History of Chorus
With the technical details covered, let’s move on to how the chorus came about. Surprisingly, chorus dates back to the 1930s. Hammond actually began including the effect with some of their organs, and it became a popular sound. However, it was still an organ only effect at the time. If guitarists wanted to emulate that sound, they’d have to manually double track their parts again in the studio.
As the 50s and 60s rolled on, more and more guitarists were experimenting with effects like tremolo, vibrato, and more. A big turning point for chorus was when the Beatles utilized artificial double tracking (ADT) to achieve a chorus effect. This created a huge demand for ADT and the chorus effect.
However, things really started to change in 1975 when Rolan introduced the now-iconic Roland JC-120. The amp is known for its incredible cleans and most importantly, its three dimensional space chorus. Guitarists like Jeff “Skunk” Baxter, Adrian Belew, and Andy Summers quickly fell in love with amp and its chorus, making chorus an even more popular and in-demand effect.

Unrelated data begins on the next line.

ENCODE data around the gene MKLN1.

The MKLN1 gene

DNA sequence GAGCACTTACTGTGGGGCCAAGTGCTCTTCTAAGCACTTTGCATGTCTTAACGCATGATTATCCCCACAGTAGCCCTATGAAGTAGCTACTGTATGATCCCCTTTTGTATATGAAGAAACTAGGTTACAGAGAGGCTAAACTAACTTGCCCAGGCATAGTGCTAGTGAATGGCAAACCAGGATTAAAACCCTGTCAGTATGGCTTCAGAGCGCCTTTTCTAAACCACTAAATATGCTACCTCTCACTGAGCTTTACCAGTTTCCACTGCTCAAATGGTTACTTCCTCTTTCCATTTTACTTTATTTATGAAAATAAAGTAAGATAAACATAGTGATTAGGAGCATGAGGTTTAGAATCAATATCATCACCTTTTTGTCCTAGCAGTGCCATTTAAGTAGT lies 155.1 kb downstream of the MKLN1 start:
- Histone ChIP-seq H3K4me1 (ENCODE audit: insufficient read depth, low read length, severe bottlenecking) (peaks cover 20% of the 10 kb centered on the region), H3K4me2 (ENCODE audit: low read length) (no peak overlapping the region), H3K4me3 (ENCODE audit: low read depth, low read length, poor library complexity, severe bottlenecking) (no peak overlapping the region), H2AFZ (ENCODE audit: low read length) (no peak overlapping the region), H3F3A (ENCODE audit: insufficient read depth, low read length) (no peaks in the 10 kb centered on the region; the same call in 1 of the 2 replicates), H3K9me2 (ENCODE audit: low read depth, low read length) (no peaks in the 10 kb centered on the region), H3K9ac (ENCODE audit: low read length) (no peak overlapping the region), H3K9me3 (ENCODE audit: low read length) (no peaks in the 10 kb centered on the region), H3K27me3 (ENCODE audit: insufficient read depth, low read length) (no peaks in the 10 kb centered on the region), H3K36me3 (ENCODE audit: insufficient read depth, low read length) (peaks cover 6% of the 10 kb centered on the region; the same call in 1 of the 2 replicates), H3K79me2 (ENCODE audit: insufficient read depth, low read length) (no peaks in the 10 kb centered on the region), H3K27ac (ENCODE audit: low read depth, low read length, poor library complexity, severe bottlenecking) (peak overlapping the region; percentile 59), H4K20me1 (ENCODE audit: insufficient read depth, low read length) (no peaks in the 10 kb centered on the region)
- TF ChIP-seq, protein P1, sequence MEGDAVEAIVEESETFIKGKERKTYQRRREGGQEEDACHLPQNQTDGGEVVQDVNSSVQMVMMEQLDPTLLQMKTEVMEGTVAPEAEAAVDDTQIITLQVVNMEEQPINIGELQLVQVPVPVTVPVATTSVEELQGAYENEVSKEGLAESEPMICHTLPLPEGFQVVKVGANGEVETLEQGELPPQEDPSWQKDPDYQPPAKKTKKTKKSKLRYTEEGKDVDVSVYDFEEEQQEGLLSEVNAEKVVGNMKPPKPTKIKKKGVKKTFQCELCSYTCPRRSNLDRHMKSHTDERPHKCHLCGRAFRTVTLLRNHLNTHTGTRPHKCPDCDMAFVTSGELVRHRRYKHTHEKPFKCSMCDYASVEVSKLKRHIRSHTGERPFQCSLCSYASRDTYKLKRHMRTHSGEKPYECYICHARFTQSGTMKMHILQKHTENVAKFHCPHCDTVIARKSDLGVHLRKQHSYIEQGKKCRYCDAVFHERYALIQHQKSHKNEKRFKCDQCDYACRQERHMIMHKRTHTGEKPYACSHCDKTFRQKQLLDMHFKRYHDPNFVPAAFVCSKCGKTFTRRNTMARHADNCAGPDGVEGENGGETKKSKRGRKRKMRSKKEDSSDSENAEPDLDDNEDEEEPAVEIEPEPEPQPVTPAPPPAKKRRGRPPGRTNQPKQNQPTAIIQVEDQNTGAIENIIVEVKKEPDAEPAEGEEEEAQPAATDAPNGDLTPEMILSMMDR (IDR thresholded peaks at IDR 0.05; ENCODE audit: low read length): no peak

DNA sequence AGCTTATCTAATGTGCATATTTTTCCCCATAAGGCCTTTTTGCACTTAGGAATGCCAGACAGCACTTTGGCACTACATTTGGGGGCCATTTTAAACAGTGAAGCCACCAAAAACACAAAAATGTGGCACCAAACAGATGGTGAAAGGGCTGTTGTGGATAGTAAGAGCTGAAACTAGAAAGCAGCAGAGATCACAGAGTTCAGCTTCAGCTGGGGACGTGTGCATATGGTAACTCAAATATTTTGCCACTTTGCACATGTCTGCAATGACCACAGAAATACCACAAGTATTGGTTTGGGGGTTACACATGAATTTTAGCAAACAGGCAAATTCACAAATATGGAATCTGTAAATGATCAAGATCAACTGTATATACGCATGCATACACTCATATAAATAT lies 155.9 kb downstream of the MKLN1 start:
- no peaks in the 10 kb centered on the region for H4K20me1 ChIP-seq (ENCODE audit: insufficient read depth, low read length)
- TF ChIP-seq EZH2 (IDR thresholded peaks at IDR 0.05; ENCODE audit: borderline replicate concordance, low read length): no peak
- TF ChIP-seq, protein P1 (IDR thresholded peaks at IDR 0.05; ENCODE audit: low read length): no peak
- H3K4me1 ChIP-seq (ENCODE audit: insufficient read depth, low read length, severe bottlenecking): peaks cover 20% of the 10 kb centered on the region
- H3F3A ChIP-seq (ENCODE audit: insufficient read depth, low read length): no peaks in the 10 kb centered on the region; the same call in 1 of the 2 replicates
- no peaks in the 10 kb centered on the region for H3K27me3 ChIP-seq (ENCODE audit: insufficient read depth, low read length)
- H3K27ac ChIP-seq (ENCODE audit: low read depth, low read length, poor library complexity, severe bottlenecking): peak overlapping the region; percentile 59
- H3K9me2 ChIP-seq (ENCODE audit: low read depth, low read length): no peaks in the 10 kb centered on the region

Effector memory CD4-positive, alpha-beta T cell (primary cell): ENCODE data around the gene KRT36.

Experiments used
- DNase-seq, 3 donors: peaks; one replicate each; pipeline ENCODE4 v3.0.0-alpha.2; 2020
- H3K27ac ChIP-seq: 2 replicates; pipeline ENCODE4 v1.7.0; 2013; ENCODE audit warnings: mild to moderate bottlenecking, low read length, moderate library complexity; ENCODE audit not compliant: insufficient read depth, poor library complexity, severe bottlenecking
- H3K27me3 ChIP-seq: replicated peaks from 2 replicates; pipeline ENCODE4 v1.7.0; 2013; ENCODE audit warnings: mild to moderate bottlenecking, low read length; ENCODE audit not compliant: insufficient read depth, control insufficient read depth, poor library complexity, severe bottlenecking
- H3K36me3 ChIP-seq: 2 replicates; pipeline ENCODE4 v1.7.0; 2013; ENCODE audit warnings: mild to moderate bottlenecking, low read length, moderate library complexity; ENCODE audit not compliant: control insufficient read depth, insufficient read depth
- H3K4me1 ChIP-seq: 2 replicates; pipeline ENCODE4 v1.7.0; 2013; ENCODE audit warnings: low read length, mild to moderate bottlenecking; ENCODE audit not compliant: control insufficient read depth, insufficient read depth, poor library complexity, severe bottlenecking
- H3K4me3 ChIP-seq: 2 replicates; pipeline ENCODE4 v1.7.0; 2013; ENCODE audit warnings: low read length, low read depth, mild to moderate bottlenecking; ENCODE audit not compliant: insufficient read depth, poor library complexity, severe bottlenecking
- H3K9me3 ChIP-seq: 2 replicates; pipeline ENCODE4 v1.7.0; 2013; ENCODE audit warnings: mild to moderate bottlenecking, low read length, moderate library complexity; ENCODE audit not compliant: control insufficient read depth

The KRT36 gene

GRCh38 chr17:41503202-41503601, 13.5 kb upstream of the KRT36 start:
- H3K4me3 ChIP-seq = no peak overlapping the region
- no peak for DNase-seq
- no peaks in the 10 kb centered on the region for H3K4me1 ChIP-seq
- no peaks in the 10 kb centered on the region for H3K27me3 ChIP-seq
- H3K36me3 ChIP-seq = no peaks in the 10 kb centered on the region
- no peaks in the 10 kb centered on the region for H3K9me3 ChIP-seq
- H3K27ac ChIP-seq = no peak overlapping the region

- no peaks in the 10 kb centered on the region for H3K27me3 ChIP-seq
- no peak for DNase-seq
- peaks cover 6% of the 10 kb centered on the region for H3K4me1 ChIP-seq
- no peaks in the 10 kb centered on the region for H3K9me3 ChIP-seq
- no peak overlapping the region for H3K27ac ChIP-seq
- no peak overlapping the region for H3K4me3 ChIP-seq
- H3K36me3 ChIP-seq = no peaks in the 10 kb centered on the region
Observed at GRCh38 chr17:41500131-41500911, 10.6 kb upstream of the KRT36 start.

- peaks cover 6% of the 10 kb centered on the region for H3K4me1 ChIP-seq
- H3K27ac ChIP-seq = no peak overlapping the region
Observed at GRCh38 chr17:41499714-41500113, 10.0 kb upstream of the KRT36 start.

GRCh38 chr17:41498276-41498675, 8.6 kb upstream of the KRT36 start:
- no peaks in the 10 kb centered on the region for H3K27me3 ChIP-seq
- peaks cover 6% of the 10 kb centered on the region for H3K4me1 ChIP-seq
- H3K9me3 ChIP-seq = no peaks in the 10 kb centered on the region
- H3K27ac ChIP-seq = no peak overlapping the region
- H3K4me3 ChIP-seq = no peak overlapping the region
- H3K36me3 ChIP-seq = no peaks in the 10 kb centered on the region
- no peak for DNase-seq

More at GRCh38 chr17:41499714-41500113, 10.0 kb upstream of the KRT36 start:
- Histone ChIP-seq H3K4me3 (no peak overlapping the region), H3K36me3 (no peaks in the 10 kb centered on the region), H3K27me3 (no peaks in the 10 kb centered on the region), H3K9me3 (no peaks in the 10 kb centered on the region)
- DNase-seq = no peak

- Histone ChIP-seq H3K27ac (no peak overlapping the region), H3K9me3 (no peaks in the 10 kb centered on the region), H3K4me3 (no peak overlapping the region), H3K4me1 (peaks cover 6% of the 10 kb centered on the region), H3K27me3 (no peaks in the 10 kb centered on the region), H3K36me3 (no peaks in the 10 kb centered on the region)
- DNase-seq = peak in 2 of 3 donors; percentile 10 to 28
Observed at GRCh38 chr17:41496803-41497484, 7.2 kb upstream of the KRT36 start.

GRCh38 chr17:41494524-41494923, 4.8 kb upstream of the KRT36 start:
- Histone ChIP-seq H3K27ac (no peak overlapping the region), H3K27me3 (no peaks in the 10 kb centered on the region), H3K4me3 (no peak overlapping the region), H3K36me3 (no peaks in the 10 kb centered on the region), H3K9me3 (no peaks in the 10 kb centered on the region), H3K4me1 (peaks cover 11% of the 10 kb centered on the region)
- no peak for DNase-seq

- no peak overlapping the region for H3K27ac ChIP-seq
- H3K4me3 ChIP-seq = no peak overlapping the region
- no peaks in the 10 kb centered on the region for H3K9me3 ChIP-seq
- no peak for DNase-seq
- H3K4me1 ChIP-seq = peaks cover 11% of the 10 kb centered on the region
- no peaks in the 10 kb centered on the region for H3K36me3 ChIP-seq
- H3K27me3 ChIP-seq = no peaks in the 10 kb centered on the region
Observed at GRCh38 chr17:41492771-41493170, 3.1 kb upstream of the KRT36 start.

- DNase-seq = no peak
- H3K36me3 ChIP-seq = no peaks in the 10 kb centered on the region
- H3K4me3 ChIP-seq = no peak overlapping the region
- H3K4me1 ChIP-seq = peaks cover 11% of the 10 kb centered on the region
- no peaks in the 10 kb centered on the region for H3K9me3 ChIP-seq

The chorus in the JC-120 was so popular that Roland ended up releasing a pedal version of it—the CE-1. This pedal enabled countless guitarists to plug in and experiment with chorus. They also released a smaller version in 1979, the CE-2, which cut the vibrato and stereo output to keep a smaller footprint.
With chorus pedals widely available going into the 80s, it’s no surprise that chorus was a popular effect at the time. From Bruce Springsteen and David Bowie to Def Leppard and Living Colour, the chorus was everywhere in the 80s.
The 90s weren’t as kind to chorus as the 80s, but chorus still saw plenty of use. Nirvana’s iconic Come as You Are features chorus, as does Metallica’s Enter Sandman. Chorus may not be used as heavily now as in the 80s, but it’s still an incredibly common effect used all the time.